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Cairns at Winyards Nick, 680m WSW of Carl Wark Hillfort

List Entry Summary

This monument is scheduled under the Ancient Monuments and Archaeological Areas Act 1979 as amended as it appears to the Secretary of State to be of national importance. This entry is a copy, the original is held by the Department for Culture, Media and Sport.

Name: Cairns at Winyards Nick, 680m WSW of Carl Wark Hillfort

List entry Number: 1018069

Location

The monument may lie within the boundary of more than one authority.

County:

District: Sheffield

District Type: Metropolitan Authority

Parish:

National Park: PEAK DISTRICT

Grade: Not applicable to this List entry.

Date first scheduled: 23-Dec-1997

Date of most recent amendment: Not applicable to this List entry.

Legacy System Information

The contents of this record have been generated from a legacy data system.

Legacy System: RSM

UID: 29802

Asset Groupings

This list entry does not comprise part of an Asset Grouping. Asset Groupings are not part of the official record but are added later for information.

List entry Description

Summary of Monument

Legacy Record - This information may be included in the List Entry Details.

Reasons for Designation

The East Moors in Derbyshire includes all the gritstone moors east of the River Derwent. It covers an area of 105 sq km, of which around 63% is open moorland and 37% is enclosed. As a result of recent and on-going archaeological survey, the East Moors area is becoming one of the best recorded upland areas in England. On the enclosed land the archaeological remains are fragmentary, but survive sufficiently well to show that early human activity extended beyond the confines of the open moors. On the open moors there is significant and well-articulated evidence over extensive areas for human exploitation of the gritstone uplands from the Neolithic to the post-medieval periods. Bronze Age activity accounts for the most intensive use of the moorlands. Evidence for it includes some of the largest and best preserved field systems and cairnfields in northern England as well settlement sites, numerous burial monuments, stone circles and other ceremonial remains which, together, provide a detailed insight into life in the Bronze Age. Also of importance is the well preserved and often visible relationship between the remains of earlier and later periods since this provides an insight into successive changes in land use through time. A large number of the prehistoric sites on the moors, because of their rarity in a national context, excellent state of preservation and inter-connections, will be identified as nationally important.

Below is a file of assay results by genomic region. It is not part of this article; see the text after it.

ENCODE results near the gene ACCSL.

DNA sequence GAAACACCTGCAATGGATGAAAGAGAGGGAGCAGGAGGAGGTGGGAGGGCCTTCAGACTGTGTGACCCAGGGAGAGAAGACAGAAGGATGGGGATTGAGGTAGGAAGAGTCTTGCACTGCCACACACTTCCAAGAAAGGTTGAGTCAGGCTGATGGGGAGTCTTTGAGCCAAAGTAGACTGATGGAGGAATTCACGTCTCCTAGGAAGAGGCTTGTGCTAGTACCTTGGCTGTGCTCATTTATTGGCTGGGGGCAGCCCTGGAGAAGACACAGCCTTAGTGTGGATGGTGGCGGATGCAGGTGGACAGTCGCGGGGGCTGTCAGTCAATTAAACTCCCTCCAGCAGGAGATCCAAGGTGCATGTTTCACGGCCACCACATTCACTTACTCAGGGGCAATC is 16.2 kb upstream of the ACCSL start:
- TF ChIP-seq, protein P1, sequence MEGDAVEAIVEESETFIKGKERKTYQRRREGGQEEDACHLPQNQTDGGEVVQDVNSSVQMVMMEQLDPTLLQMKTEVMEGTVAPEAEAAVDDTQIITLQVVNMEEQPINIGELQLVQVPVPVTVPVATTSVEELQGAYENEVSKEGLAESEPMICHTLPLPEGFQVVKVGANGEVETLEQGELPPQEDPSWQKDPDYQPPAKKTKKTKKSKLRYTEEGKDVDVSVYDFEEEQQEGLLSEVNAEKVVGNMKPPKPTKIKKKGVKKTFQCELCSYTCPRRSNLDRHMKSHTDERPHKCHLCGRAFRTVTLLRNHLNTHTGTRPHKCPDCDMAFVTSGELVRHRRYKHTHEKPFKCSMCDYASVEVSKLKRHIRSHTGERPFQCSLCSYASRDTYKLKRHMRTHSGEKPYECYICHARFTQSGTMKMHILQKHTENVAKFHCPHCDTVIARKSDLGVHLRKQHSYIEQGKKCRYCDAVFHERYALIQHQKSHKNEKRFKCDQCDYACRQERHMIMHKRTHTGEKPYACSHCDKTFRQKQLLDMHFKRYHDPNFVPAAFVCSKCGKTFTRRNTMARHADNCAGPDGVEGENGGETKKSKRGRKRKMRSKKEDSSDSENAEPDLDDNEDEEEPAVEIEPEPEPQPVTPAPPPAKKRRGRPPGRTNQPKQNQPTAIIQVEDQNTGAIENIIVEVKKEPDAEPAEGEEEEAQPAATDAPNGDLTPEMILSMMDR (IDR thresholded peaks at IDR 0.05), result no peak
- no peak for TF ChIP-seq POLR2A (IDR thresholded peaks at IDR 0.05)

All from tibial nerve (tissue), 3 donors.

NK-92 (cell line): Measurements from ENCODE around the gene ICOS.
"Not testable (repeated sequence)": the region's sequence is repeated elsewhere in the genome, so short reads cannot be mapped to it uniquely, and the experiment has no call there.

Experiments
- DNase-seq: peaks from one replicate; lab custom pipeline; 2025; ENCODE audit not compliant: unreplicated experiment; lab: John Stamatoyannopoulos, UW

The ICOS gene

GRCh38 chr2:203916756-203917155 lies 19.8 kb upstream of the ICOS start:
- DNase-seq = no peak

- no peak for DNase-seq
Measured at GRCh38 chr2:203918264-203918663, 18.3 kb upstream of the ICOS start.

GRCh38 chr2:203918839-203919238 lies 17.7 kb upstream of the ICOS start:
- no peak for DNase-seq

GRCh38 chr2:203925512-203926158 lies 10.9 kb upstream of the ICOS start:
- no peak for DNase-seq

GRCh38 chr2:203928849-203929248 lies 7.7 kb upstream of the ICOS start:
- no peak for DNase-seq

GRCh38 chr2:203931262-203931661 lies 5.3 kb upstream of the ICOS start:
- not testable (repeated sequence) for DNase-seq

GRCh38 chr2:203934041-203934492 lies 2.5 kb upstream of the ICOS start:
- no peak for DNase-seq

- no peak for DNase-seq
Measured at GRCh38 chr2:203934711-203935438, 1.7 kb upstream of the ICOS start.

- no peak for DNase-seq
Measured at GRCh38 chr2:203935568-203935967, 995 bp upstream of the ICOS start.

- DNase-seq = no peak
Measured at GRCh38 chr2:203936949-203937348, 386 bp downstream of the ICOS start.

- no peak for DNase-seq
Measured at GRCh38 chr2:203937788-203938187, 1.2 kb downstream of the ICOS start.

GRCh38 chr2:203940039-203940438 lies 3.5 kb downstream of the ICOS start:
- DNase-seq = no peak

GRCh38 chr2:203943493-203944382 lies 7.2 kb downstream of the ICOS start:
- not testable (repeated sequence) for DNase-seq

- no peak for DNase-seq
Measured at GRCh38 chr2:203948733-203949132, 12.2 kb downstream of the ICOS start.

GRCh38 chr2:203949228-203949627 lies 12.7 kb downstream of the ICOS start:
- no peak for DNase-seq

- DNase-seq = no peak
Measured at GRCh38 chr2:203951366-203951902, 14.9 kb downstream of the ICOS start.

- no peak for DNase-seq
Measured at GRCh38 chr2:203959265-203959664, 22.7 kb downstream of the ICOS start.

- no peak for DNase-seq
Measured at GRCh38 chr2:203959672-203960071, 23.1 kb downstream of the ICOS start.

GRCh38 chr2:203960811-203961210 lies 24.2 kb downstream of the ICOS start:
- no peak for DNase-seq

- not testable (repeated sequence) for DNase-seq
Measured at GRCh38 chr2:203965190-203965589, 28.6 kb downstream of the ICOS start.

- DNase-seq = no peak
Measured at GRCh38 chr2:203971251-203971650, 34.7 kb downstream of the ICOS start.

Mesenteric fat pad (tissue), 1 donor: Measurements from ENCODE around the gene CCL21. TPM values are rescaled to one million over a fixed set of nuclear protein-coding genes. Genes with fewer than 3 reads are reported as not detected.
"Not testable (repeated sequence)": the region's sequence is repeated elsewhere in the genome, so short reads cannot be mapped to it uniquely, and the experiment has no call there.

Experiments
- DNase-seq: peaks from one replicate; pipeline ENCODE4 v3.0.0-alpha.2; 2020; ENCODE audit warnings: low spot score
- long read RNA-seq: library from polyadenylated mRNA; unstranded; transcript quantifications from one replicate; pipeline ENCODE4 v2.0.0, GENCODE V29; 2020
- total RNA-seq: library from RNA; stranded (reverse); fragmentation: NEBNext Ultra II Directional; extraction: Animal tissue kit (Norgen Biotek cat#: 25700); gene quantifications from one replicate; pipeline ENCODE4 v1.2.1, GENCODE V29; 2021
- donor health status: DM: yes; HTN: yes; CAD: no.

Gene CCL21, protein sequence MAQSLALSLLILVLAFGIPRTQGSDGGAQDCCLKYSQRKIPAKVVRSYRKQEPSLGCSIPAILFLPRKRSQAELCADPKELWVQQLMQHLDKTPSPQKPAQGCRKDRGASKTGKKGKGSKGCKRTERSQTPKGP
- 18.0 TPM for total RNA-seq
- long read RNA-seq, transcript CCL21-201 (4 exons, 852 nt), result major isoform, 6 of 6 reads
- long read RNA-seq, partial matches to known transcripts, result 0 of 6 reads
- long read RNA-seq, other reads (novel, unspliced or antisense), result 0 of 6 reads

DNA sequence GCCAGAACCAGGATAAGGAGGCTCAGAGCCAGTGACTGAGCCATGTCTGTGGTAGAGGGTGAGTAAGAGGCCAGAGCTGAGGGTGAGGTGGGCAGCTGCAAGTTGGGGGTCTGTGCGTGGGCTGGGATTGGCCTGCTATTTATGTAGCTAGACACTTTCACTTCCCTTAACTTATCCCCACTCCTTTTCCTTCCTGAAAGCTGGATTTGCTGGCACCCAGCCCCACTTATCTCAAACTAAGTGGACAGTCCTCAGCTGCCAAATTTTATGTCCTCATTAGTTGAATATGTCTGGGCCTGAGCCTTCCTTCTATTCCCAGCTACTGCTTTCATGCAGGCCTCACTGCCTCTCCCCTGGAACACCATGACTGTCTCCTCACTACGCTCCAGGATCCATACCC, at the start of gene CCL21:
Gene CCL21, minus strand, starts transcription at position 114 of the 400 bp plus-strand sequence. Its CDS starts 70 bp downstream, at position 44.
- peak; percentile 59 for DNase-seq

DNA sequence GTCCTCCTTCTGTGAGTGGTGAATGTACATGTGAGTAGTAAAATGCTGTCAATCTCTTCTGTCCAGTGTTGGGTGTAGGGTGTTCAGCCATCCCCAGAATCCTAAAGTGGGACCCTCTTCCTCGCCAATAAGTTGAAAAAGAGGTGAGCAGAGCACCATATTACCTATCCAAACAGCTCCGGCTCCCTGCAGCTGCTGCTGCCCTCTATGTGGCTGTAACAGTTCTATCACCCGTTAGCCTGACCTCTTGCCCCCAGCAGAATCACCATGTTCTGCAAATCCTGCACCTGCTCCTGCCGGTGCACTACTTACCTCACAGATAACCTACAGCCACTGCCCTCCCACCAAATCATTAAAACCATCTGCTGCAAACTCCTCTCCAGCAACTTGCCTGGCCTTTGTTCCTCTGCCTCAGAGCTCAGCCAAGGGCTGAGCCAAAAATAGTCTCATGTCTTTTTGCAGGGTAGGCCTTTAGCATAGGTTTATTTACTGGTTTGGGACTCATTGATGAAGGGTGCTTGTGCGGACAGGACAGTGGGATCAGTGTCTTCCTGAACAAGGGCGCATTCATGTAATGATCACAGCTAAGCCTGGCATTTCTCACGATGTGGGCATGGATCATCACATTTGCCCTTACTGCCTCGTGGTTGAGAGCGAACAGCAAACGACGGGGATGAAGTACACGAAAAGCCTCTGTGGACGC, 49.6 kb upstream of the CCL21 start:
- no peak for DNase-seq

Round cairns are prehistoric funerary monuments dating to the Bronze Age (c.2000-700BC) constructed as stone mounds covering single or multiple burials. They are a relatively common feature in upland areas and are the stone equivalents of earthen round barrows of the lowlands. Their considerable variation in form and longevity as a monument type provide important information on the diversity of beliefs and social organisation. The cairns WSW of Carl Wark hillfort are complex examples. The dominant cairn is relatively undisturbed. The presence of two possible kerbs is relatively rare and the structure indicates that there are separate phases of construction. Further information on the structural history of the monument will survive as well as evidence of the burials placed within it. The monument also lies within an area rich in other prehistoric remains and will contribute to our understanding of the prehistoric use of these moorlands.

History

Legacy Record - This information may be included in the List Entry Details.

Details

The monument includes the remains of two or three stone cairns situated in a prominent location on shelving ground. The monument overlooks several prehistoric field systems, the subject of separate schedulings, in this area. The cairns lie in an unusual formation in that one (at the north end) appears to overlie the remains of one, or possibly two, other cairns. Alternatively, this may be a single cairn, or two cairns, to which a platform has been added on the southern side. The cairns are partially turf covered but much of the stonework is exposed. The whole complex of the remains is oval in shape, measuring approximately 12.5m by 6m. The most complete and dominant cairn is roughly circular and stands almost 1m high and is of 5.5m to 6m in diameter. It is mostly complete and in good condition, but shows signs of a slight disturbance at its centre. To the south of the dominant cairn are two sub-rectangular kerbs partially overlain by loose weathered stone. This may be tumble from the dominant cairn or, more probably, the remains of a second cairn which appears to partly underlie the more complete cairn to the north. This second cairn stands to a height of 0.3m. The imposition of the dominant cairn on the other two appears significant and may indicate that it had a different function. It is possible that the two smaller original cairns were originally clearance cairns with a later funerary cairn later constructed to overlie them.

MAP EXTRACT The site of the monument is shown on the attached map extract. It includes a 2 metre boundary around the archaeological features, considered to be essential for the monument's support and preservation.

Selected Sources

Books and journals
Barnatt, J W, 'Derbyshire Archaeological Journal' in Bronze Age Remains on the East Moors of the Peak District, , Vol. 106, (1986)
Other
Barnatt, J W, Peak District Barrow Survey, 1989, unpublished survey

National Grid Reference: SK 25303 81266

Map

Map
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This copy shows the entry on 25-Nov-2017 at 09:38:36.

End of official listing